Concert Pharmaceuticals Hits $4 Million Milestone in GSK Alliance
Lexington, MA-based Concert Pharmaceuticals announced today that it has moved three novel drug candidates forward in its pipeline—one of which earned it a $4 million milestone payment from GlaxoSmithKline (NYSE: GSK). The European drug giant allied with Concert on an HIV program in 2009, and the molecule, called CTP-298, is now the lead compound in that program.
Glaxo has pledged up to $1 billion in equity and milestone payments to Concert based on the success of its program, which centers on making longer-acting versions of approved HIV treatments by swapping out certain hydrogen atoms in drugs with deuterium atoms. With this last milestone payment, Concert has reaped a total of $50 million from the deal so far.
Concert’s goal is to use its deuterium platform to modify atazanavir, one of the most widely used HIV treatments, which is in the drug class known as protease inhibitors. Currently, atazanavir is commonly given with a boosting agent called ritonavir, which prevents it from getting destroyed by enzymes in the body before it has a chance to be effective. Eliminating the need for ritonavir would simplify the HIV regimen for patients—a big selling point, says Concert CEO Roger Tung.
“Ritonavir is one more pill to remember,” Tung says. “And it’s not a totally benign agent. It causes some patients to get nauseous and it has cardiovascular risk factors. Our goal is to create a drug that can be dosed once a day, without a boosting agent.”
Originally, Concert and Glaxo were counting on a different molecule, CTP-518, to be the lead contender in the HIV program. But CTP-298 “stood out as being preferable” in early human trials, Tung says.
What’s more, Tung says, CTP-298 has the potential to be useful in combination with Glaxo’s experimental treatment called GSK-572, which is an integrase inhibitor that’s now in Phase 3 trials. “Our eventual goal is to have a fixed-dose combo,” Tung says. He adds that Concert and Glaxo have been inspired by the success of Atripla, Gilead Sciences’ (NASDAQ: GILD) once-a-day combo of HIV treatments efavirenz, emtricitabine, and tenofovir disoproxil fumarate. Gilead’s product brought in sales of $2.9 billion last year. “That drug has been successful because it’s simple for patients to take,” Tung says.
Concert’s goal is to begin extensive human testing of CTP-298 next year. Tung says Concert and Glaxo are unable to predict the development timeline on the combo because they’re still working out the logistics.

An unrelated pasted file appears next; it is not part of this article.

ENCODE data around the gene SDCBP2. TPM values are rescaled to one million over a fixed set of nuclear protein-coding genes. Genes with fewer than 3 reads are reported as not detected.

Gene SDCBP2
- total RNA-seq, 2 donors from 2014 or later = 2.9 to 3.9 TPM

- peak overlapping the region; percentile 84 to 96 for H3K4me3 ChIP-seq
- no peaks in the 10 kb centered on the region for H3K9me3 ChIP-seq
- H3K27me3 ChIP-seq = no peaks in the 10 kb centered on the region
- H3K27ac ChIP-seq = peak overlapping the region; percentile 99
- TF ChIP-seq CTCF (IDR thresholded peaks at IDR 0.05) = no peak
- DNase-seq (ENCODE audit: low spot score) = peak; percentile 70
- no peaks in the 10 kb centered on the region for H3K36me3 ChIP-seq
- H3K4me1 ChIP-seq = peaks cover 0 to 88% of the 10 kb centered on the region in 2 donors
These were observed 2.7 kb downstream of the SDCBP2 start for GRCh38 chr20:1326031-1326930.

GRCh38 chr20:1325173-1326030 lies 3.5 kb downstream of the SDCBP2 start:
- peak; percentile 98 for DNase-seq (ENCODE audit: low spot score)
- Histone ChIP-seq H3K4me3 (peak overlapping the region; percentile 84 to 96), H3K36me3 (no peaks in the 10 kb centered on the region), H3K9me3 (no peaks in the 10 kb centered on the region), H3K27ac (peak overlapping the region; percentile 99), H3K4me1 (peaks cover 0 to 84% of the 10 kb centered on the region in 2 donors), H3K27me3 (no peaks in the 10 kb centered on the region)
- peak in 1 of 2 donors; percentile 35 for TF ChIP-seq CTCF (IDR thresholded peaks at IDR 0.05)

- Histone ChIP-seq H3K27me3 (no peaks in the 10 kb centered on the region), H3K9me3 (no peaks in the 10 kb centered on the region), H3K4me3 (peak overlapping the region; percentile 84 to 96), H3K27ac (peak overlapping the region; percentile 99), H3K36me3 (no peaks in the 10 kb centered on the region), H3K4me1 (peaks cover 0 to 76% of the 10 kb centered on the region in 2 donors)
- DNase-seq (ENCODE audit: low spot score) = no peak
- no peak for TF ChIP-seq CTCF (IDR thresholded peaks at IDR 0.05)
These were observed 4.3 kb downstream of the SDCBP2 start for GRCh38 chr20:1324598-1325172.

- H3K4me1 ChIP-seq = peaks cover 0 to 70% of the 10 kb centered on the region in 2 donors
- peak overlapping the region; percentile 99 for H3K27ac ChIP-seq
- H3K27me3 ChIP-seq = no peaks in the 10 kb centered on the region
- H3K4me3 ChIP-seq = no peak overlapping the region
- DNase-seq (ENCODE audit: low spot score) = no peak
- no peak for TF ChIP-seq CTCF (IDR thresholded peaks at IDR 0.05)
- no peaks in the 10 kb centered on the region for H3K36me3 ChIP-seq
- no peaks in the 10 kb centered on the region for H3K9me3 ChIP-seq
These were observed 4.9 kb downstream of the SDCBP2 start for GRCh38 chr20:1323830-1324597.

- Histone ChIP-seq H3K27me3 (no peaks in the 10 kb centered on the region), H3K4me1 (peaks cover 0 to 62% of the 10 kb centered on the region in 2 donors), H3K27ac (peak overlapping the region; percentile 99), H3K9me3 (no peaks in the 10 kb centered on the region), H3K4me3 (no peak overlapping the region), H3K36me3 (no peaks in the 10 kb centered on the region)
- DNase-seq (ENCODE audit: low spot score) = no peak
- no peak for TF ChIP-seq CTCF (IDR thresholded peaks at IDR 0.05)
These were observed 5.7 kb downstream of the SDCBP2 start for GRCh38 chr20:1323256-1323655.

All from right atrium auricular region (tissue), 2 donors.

To underscore the potential of its deuterium platform in other diseases, Concert also announced today that it had selected two other clinical candidates: CTP-499 for diabetic nephropathy and C-21191 for spasticity.
Patients with diabetic nephropathy—a type of kidney damage—are at high risk of needing dialysis or transplants. “This is a huge area because of the epidemic of diabetes,” Tung says. So Concert applied its deuterium technology to an existing drug that was originally designed to improve blood flow in patients with poor circulation. Concert’s scientists hope to prove that their deuterium-modified drug will combat the inflammation and tissue hardening that nephropathy causes.
Spasticity is a type of nerve pain that’s common in patients with multiple sclerosis, stroke, and other neurological disorders. C-21191 is based on an old discovery of a molecule that hits known receptors in the brain for modulating pain, but that’s useless because it doesn’t last long enough in the body. Tung says he hopes C-21191 will further prove that deuterium is “a way of rescuing drugs” that would otherwise be hampered by their short life in the human body.
Tung, a chemist by training, knows from experience that patience can pay off when it comes to studying entirely new therapeutic pathways. He once worked as a chemist at Cambridge, MA-based Vertex Pharmaceuticals (NASDAQ: VRTX), where he helped to invent technology used to create telaprevir, Vertex’s hepatitis C drug that was recently approved to huge fanfare.
“Seeing that go forward is very rewarding,” he says. Drug development, he concludes, “is long, arduous, difficult. Being innovative is what will keep this industry alive.”